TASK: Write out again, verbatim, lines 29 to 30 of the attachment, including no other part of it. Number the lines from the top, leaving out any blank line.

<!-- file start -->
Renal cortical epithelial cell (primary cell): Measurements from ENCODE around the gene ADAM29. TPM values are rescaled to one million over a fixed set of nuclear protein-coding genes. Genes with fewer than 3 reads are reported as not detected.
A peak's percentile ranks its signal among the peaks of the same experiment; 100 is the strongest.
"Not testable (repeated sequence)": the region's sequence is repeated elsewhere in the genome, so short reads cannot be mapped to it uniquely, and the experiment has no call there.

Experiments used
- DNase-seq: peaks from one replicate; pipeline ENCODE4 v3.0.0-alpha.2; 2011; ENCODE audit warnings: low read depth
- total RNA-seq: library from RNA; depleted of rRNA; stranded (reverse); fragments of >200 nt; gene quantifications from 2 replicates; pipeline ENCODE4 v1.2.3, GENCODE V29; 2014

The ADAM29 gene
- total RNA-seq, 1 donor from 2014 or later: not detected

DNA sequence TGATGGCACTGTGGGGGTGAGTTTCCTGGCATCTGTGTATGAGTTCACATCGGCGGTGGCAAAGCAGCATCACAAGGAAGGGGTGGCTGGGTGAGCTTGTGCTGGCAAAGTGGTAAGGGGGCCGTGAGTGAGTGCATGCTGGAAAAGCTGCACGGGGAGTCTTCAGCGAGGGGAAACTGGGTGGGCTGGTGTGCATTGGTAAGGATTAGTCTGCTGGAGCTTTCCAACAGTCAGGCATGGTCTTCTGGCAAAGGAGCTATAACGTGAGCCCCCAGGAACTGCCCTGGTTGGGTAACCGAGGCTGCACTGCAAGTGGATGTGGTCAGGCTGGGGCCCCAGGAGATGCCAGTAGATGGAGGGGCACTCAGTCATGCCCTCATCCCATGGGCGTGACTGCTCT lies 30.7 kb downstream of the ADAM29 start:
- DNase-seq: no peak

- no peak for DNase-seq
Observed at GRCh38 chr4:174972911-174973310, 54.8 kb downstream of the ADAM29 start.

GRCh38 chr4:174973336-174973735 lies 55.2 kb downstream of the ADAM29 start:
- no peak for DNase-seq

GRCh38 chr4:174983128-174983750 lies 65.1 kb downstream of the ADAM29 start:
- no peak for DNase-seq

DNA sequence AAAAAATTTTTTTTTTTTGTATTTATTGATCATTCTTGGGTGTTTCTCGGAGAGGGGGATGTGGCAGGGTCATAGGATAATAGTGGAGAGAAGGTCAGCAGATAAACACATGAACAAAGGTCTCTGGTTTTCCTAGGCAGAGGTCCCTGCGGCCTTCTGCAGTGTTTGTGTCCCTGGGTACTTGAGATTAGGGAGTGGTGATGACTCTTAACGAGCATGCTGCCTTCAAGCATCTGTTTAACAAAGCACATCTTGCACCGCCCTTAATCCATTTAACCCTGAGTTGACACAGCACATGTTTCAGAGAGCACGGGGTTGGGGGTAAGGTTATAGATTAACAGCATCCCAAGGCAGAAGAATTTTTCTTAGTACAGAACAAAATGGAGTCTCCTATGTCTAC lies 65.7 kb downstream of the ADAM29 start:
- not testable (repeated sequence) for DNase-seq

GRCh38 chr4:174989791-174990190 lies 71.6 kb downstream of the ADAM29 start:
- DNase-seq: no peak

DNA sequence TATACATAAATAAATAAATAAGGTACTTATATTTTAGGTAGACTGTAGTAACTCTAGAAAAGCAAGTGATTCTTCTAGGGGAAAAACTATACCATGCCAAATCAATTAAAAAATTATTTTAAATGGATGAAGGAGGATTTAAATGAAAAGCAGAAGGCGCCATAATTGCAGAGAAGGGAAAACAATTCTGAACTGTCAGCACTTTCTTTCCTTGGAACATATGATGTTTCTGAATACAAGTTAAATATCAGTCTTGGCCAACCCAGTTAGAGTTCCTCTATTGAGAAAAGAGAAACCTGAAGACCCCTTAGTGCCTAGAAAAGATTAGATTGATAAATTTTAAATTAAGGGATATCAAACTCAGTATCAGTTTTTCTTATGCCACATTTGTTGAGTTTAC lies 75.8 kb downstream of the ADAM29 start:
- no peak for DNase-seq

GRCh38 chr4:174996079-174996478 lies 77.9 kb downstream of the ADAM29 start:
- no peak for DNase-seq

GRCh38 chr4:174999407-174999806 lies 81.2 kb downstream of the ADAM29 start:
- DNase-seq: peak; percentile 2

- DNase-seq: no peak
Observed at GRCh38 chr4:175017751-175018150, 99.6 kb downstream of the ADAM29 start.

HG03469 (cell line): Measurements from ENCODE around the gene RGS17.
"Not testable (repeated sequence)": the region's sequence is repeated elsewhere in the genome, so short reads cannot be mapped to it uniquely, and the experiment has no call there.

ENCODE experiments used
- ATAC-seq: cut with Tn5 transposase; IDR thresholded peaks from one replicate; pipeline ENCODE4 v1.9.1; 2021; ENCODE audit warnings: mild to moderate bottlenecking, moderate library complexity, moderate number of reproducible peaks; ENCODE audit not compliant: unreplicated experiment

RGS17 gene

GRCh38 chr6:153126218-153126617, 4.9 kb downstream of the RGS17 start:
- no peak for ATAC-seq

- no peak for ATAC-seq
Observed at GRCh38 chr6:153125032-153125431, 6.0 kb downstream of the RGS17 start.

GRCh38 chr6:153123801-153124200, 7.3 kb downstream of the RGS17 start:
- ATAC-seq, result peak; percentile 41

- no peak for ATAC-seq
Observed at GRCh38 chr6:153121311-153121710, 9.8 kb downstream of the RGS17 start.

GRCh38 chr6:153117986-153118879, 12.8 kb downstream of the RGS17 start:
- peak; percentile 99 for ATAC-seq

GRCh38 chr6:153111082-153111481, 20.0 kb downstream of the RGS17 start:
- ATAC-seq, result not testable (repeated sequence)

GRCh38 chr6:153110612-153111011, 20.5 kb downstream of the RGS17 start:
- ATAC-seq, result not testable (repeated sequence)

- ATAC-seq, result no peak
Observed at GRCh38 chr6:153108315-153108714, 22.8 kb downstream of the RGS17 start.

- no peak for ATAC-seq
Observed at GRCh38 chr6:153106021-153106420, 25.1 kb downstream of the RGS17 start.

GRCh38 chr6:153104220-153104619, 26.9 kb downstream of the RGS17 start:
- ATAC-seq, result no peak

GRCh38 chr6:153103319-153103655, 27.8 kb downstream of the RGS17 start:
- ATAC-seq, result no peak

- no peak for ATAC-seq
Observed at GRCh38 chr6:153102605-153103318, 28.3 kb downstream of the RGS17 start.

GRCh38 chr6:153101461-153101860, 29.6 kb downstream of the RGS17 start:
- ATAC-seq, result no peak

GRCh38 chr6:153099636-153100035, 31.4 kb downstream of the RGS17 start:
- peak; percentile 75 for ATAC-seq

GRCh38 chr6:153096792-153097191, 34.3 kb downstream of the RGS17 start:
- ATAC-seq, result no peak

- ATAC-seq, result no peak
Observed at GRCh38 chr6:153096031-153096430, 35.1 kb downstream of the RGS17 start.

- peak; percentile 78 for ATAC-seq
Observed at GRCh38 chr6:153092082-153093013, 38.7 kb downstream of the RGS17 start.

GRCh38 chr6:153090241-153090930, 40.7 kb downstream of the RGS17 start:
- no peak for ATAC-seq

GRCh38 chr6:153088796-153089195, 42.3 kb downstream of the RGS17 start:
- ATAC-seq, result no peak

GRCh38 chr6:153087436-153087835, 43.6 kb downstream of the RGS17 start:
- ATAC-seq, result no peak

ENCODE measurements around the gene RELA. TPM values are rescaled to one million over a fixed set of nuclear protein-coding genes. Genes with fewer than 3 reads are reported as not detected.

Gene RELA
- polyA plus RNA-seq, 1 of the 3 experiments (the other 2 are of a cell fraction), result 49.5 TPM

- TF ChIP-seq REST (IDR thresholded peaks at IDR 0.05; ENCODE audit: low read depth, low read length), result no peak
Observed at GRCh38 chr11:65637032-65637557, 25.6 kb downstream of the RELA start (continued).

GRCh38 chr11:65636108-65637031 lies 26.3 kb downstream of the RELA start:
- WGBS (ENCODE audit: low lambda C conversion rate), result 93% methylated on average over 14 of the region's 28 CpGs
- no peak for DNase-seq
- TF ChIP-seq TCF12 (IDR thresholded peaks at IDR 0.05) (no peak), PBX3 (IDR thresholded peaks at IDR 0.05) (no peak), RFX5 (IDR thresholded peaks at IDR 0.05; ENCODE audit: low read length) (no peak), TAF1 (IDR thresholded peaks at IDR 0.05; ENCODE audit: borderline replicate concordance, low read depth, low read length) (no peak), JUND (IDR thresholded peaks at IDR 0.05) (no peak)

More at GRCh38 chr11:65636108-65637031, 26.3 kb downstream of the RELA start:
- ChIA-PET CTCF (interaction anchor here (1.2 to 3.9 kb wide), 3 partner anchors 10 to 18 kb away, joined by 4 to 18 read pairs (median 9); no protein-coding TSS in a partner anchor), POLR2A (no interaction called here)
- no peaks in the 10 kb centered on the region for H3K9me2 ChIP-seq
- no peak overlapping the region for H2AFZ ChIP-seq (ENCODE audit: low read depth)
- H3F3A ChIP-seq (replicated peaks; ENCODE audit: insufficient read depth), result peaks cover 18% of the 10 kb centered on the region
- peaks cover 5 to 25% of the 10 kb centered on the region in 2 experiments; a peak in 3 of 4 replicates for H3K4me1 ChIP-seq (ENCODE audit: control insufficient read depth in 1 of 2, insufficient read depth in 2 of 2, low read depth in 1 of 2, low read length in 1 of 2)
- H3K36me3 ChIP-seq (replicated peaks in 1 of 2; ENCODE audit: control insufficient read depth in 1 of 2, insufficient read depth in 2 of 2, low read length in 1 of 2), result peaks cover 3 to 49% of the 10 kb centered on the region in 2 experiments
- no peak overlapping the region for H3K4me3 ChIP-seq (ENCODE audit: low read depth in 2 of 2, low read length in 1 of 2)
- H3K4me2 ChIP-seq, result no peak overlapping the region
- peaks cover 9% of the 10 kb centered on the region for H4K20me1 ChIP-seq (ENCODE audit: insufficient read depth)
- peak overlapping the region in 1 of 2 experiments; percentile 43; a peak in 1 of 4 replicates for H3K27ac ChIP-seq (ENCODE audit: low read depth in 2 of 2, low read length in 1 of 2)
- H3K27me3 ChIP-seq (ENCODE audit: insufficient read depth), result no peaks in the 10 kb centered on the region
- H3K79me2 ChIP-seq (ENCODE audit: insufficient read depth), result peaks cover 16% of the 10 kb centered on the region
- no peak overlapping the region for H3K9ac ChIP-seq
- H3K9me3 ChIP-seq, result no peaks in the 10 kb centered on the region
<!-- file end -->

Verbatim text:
HG03469 (cell line): Measurements from ENCODE around the gene RGS17.
"Not testable (repeated sequence)": the region's sequence is repeated elsewhere in the genome, so short reads cannot be mapped to it uniquely, and the experiment has no call there.